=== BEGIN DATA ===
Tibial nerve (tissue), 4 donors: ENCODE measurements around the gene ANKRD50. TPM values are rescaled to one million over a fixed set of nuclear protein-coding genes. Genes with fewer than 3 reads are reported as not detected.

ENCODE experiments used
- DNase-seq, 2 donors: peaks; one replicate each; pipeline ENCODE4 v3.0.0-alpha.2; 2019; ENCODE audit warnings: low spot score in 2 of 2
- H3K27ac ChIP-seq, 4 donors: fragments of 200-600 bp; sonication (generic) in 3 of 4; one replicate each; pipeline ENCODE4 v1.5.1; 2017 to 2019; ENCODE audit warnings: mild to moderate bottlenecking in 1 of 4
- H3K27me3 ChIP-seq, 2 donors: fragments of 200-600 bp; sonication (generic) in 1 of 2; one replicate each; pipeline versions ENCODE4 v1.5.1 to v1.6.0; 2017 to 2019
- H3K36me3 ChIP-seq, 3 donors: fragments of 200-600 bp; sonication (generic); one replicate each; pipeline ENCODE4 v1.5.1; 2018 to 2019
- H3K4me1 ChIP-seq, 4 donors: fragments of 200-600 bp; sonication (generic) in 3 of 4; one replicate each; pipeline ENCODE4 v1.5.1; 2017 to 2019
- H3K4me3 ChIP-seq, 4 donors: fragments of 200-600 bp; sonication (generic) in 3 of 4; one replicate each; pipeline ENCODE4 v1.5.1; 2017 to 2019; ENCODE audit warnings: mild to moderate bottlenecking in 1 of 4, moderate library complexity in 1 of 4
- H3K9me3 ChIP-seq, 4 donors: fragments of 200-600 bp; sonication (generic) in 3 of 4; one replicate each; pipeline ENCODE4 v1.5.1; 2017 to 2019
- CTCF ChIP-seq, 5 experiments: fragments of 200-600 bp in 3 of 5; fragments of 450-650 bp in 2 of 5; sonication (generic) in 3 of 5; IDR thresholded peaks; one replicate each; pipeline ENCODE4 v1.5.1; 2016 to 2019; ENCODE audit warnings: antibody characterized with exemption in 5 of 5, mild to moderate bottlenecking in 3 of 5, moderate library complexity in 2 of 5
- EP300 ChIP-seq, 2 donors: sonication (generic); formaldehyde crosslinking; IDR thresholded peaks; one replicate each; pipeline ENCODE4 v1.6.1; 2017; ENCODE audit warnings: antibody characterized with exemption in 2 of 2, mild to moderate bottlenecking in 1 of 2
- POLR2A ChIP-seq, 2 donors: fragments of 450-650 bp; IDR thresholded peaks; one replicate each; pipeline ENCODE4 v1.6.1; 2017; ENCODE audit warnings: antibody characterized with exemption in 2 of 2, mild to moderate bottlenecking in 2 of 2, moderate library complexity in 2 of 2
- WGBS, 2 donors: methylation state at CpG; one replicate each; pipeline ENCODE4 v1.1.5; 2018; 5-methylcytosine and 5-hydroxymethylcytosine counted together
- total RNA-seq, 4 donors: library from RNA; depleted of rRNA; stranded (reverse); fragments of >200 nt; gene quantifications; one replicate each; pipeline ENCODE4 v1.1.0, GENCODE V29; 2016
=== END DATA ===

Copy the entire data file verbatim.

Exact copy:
Tibial nerve (tissue), 4 donors: ENCODE measurements around the gene ANKRD50. TPM values are rescaled to one million over a fixed set of nuclear protein-coding genes. Genes with fewer than 3 reads are reported as not detected.

ENCODE experiments used
- DNase-seq, 2 donors: peaks; one replicate each; pipeline ENCODE4 v3.0.0-alpha.2; 2019; ENCODE audit warnings: low spot score in 2 of 2
- H3K27ac ChIP-seq, 4 donors: fragments of 200-600 bp; sonication (generic) in 3 of 4; one replicate each; pipeline ENCODE4 v1.5.1; 2017 to 2019; ENCODE audit warnings: mild to moderate bottlenecking in 1 of 4
- H3K27me3 ChIP-seq, 2 donors: fragments of 200-600 bp; sonication (generic) in 1 of 2; one replicate each; pipeline versions ENCODE4 v1.5.1 to v1.6.0; 2017 to 2019
- H3K36me3 ChIP-seq, 3 donors: fragments of 200-600 bp; sonication (generic); one replicate each; pipeline ENCODE4 v1.5.1; 2018 to 2019
- H3K4me1 ChIP-seq, 4 donors: fragments of 200-600 bp; sonication (generic) in 3 of 4; one replicate each; pipeline ENCODE4 v1.5.1; 2017 to 2019
- H3K4me3 ChIP-seq, 4 donors: fragments of 200-600 bp; sonication (generic) in 3 of 4; one replicate each; pipeline ENCODE4 v1.5.1; 2017 to 2019; ENCODE audit warnings: mild to moderate bottlenecking in 1 of 4, moderate library complexity in 1 of 4
- H3K9me3 ChIP-seq, 4 donors: fragments of 200-600 bp; sonication (generic) in 3 of 4; one replicate each; pipeline ENCODE4 v1.5.1; 2017 to 2019
- CTCF ChIP-seq, 5 experiments: fragments of 200-600 bp in 3 of 5; fragments of 450-650 bp in 2 of 5; sonication (generic) in 3 of 5; IDR thresholded peaks; one replicate each; pipeline ENCODE4 v1.5.1; 2016 to 2019; ENCODE audit warnings: antibody characterized with exemption in 5 of 5, mild to moderate bottlenecking in 3 of 5, moderate library complexity in 2 of 5
- EP300 ChIP-seq, 2 donors: sonication (generic); formaldehyde crosslinking; IDR thresholded peaks; one replicate each; pipeline ENCODE4 v1.6.1; 2017; ENCODE audit warnings: antibody characterized with exemption in 2 of 2, mild to moderate bottlenecking in 1 of 2
- POLR2A ChIP-seq, 2 donors: fragments of 450-650 bp; IDR thresholded peaks; one replicate each; pipeline ENCODE4 v1.6.1; 2017; ENCODE audit warnings: antibody characterized with exemption in 2 of 2, mild to moderate bottlenecking in 2 of 2, moderate library complexity in 2 of 2
- WGBS, 2 donors: methylation state at CpG; one replicate each; pipeline ENCODE4 v1.1.5; 2018; 5-methylcytosine and 5-hydroxymethylcytosine counted together
- total RNA-seq, 4 donors: library from RNA; depleted of rRNA; stranded (reverse); fragments of >200 nt; gene quantifications; one replicate each; pipeline ENCODE4 v1.1.0, GENCODE V29; 2016